Oct. 4 2017 10:28 AM

AG Act would provide visa for year-round farm jobs

The information below has been supplied by dairy marketers and other industry organizations. It has not been edited, verified or endorsed by Hoard’s Dairyman.

We want to make you aware of an important development related to the critical labor challenges faced by many dairy farmers in our state and beyond.

U.S. Rep. Bob Goodlatte has introduced the Agricultural Guestworker (AG) Act, which would create a new visa program to, among other things, cover year-round employment and allow current employees to continue working.

Our sister organization, the Dairy Business Milk Marketing Cooperative, today formally endorsed this legislation as part of its focus on federal policy. The DBMMC board does not agree with all pieces of the bill as it stands but wants to see it advance in the legislative process where changes can be made.

Through its Washington-based lobbyist and a partnership with the National Council of Farmer Cooperatives, the co-op has provided input and feedback to Rep. Goodlatte's team as the bill was prepared.

As you know, DBA focuses its policy efforts on Wisconsin-based issues. But the association is supportive of DBMMC as the co-op makes sure the dairy community's voice is heard in Washington.

You can view a summary of the AG Act here.

The key components:
  • The new H-2C visa program would expand the definition of "agricultural labor" to year-round ag work, including on dairy farms.
  • The H-2C visa would allow for an initial 36-month stay, then subsequent continuous periods of authorized status of 18 months.
  • During the stay, an employee would have to leave for at least 45 days. Employees could accumulate the required time over the length of the visa by making multiple short trips.
  • There would be a minimum wage requirement. Employers would not be required to pay transportation or housing expenses of H-2C workers.
  • Undocumented workers would have to leave the country before enrolling. The employee would have to be gone for an unspecified number of days within six months of becoming an H-2C visa holder, but wouldn't necessarily have to return home, just leave the U.S. This time would not count toward the 45-day touchback requirement. We understand the intent to mean that a worker would have to leave for a very short period of time (i.e. a few days), which would prevent disruption for farmers by not requiring all existing workers to leave at the same time.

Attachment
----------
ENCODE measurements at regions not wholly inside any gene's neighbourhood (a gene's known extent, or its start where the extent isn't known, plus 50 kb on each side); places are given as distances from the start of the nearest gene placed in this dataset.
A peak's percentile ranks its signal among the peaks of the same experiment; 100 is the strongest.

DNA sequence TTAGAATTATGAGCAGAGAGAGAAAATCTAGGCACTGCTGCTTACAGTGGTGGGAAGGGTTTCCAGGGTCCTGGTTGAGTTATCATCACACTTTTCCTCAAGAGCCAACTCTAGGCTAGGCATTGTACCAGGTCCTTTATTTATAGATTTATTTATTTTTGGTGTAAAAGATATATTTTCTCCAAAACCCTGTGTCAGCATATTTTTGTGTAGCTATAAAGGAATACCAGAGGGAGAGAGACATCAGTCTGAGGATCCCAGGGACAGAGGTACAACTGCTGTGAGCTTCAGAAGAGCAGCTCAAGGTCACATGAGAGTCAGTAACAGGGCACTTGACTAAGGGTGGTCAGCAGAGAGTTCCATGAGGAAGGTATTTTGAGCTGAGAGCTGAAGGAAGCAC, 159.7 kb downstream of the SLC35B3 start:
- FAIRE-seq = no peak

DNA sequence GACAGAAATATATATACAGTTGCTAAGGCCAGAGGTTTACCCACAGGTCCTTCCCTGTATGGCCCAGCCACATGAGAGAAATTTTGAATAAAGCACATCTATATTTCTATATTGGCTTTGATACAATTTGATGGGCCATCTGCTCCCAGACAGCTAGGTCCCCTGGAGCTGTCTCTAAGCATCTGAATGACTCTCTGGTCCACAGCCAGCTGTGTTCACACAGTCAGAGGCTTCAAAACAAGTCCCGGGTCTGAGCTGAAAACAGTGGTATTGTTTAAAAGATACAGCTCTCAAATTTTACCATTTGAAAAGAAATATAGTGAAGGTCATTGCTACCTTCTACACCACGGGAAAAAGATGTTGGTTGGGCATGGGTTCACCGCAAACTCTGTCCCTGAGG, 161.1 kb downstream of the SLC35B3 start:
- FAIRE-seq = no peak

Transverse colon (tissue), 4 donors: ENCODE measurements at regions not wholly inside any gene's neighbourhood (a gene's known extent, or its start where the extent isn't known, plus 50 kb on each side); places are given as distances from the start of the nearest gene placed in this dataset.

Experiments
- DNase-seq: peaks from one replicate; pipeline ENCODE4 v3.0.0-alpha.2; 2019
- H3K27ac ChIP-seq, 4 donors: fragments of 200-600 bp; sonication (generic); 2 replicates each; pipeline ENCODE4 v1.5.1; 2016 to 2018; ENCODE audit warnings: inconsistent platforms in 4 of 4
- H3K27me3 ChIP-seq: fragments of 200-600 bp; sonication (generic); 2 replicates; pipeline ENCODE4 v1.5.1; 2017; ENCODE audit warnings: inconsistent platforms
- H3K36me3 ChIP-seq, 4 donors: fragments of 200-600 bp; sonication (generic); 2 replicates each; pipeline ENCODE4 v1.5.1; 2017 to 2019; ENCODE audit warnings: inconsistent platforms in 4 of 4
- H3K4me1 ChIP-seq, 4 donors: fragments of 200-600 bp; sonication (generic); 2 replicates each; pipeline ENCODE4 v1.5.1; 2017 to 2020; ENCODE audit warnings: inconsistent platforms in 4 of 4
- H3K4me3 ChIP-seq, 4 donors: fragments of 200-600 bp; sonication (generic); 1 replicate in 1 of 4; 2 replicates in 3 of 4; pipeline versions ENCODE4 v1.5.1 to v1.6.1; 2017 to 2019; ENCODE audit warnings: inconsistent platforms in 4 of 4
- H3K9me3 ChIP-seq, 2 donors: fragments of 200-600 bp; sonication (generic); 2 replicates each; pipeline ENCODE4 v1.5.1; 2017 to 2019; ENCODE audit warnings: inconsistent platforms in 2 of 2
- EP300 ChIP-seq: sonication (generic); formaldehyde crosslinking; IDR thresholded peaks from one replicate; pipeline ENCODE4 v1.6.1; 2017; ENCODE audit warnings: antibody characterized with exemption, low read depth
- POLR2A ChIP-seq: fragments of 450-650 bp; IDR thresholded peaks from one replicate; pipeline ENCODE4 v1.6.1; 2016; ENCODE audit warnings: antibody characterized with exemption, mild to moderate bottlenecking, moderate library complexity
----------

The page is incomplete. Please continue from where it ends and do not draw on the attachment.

• To ensure compliance, employers would have to withhold 10 percent of wages and transfer them to a trust fund. Employees would pick up their withholdings in their home countries.
  • The program does not provide a legal pathway for family members of H-2C visa holders, and employees would not be allowed to bring family members with them unless those family members were H-2C employees also.
  • E-verify would apply to all employees, not just new H-2C visa holders. Enforcement would be delayed for agriculture for three years from the time the law was enacted. A separate mandatory E-verify bill exists.
Currently, the proposal is in the House Judiciary Committee, the first step to what could be a long process of debate and amendments in the full Congress.

If you would like to weigh in on the bill, you can contact your federal representatives.

Also, click here for a Spanish translation of the bill's key components (as listed above) to share with employees.

Please don't hesitate to contact Aaron Stauffacher, our associate director of government affairs, with questions. Email: astauffacher@widba.com, phone: (608) 482-2438.